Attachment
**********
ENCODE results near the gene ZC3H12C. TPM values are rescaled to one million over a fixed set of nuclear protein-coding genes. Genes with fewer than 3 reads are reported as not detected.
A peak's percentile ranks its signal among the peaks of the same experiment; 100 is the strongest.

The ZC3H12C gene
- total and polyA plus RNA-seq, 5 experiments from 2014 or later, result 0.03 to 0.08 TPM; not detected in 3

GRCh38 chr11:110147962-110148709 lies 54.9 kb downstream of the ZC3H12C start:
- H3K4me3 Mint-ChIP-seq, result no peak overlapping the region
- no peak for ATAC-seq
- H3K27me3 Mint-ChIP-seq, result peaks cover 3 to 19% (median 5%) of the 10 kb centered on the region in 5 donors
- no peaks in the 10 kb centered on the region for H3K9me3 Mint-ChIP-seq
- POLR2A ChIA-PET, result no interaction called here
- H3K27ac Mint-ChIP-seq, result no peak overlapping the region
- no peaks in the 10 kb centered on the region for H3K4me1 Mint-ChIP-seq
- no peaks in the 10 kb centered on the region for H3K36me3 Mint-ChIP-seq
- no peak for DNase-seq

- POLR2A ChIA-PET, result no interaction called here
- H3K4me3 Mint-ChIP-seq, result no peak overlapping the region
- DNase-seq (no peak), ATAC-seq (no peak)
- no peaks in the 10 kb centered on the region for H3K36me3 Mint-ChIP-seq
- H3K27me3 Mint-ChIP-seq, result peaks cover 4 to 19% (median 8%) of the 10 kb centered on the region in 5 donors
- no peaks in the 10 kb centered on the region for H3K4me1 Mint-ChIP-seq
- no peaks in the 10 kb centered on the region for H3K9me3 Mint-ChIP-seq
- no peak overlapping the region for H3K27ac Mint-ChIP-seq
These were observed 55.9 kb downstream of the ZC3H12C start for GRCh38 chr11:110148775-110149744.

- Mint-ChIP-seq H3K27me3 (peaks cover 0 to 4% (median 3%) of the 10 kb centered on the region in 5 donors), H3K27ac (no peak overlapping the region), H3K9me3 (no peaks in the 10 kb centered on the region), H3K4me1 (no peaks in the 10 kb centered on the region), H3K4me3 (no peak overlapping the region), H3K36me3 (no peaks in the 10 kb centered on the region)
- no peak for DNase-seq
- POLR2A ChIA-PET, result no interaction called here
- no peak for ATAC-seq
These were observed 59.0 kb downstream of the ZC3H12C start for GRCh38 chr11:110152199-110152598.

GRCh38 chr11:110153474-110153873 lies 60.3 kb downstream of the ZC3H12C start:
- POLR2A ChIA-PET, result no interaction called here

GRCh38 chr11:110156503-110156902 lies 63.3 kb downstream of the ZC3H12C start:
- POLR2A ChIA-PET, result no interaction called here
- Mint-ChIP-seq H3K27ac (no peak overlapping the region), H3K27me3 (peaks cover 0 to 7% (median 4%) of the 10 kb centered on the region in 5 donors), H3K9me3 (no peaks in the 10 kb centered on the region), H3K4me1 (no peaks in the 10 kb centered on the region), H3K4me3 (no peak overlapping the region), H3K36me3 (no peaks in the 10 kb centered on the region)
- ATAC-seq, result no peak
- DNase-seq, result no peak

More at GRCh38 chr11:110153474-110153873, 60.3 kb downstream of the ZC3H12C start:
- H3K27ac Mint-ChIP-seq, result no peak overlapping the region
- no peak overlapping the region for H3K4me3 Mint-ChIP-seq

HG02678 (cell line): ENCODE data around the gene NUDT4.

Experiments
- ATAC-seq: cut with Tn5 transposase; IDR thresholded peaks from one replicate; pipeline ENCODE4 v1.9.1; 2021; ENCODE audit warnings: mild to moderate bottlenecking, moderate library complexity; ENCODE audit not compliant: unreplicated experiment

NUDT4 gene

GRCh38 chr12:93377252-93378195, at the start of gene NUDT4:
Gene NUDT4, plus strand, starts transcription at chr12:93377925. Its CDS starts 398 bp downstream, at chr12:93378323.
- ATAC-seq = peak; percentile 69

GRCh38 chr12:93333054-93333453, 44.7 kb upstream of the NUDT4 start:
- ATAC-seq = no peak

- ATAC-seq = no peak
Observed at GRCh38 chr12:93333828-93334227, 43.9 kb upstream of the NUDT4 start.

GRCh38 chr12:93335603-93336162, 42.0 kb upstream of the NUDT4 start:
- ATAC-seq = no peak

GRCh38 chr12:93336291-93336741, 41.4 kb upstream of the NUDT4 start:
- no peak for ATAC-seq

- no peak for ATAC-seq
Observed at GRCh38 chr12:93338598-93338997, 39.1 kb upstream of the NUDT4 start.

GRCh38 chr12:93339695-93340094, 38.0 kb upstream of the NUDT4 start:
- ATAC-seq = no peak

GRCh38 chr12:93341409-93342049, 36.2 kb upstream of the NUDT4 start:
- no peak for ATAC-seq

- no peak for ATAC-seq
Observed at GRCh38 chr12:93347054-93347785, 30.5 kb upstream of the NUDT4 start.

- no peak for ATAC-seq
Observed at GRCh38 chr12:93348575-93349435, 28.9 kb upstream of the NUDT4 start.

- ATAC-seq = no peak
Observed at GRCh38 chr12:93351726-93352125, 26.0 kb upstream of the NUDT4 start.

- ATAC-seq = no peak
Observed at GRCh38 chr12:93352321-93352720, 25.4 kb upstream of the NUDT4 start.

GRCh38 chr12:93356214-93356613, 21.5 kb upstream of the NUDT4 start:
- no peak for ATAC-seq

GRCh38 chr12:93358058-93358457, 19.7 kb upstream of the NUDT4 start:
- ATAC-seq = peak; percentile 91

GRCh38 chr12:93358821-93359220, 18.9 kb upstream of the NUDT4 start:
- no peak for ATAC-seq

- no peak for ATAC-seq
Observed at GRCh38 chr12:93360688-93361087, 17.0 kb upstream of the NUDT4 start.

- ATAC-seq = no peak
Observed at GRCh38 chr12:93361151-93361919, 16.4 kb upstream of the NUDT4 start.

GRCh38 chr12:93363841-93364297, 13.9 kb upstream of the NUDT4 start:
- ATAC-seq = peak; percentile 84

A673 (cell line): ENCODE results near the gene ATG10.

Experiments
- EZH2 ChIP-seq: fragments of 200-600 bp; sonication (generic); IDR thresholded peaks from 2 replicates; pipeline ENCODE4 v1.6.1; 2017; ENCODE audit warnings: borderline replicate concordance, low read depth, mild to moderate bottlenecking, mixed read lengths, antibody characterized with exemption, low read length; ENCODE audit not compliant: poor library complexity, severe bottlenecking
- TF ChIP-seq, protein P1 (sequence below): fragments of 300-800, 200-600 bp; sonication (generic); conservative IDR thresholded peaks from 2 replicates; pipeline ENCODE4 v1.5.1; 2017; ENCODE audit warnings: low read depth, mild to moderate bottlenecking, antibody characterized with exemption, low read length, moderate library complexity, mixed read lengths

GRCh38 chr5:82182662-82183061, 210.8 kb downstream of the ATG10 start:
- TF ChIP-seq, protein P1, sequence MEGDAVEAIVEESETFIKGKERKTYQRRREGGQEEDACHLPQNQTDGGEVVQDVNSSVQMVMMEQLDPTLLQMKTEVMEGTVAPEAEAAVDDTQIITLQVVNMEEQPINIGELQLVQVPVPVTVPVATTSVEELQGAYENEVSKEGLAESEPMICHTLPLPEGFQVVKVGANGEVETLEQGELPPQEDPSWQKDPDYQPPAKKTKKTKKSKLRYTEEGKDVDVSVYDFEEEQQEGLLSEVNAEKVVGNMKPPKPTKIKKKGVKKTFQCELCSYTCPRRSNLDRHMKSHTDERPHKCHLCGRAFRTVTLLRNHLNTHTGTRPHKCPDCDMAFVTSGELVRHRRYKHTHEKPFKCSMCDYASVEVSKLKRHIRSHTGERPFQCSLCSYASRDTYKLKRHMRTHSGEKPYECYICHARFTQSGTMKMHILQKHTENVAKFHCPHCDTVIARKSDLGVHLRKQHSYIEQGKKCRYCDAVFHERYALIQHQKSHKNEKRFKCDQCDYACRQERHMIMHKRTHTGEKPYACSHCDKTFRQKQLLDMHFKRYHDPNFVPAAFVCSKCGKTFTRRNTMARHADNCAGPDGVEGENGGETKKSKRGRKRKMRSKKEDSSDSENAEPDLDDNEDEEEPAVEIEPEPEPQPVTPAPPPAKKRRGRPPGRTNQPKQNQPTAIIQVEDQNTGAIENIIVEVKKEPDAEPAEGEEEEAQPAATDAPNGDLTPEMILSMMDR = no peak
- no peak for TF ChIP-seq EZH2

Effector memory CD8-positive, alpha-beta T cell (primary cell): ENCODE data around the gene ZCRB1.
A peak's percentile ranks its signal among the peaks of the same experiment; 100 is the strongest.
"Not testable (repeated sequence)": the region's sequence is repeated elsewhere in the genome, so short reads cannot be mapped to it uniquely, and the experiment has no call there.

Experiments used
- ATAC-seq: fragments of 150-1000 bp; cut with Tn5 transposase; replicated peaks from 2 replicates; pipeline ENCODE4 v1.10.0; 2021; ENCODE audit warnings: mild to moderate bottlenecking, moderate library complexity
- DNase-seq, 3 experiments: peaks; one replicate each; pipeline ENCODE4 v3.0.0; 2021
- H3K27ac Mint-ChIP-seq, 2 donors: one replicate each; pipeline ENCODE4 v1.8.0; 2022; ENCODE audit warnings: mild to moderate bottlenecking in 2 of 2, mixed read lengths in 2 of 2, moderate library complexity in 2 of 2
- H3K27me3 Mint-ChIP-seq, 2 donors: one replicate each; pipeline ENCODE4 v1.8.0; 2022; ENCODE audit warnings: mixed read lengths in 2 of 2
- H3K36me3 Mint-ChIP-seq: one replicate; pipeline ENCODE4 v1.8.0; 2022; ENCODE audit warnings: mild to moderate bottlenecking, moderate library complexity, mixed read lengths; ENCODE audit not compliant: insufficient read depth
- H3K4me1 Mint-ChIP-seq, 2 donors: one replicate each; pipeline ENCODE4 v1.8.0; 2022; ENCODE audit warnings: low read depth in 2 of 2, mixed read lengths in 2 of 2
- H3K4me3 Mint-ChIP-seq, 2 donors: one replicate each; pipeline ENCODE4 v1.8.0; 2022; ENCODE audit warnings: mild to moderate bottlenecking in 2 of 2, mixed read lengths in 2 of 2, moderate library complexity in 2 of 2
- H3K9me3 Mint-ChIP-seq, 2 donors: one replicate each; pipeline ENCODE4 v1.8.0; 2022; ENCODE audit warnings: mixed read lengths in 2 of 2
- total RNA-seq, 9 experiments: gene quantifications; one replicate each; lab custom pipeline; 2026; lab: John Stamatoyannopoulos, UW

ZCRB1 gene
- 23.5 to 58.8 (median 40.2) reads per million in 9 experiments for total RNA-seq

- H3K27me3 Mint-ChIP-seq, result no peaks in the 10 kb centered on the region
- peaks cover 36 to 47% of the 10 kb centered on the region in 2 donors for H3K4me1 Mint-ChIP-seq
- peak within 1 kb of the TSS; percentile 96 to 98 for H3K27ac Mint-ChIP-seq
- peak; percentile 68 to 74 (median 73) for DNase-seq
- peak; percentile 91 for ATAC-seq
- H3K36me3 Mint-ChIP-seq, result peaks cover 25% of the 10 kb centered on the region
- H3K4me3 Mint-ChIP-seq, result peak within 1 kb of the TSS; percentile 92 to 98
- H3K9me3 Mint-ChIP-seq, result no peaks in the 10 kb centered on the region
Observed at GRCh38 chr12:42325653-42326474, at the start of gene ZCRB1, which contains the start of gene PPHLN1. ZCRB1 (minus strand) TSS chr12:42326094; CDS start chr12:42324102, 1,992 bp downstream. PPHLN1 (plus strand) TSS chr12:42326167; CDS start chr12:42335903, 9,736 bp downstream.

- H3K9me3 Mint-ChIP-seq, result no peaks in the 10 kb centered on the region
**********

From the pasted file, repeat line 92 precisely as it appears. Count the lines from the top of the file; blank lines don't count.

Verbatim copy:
- DNase-seq, 3 experiments: peaks; one replicate each; pipeline ENCODE4 v3.0.0; 2021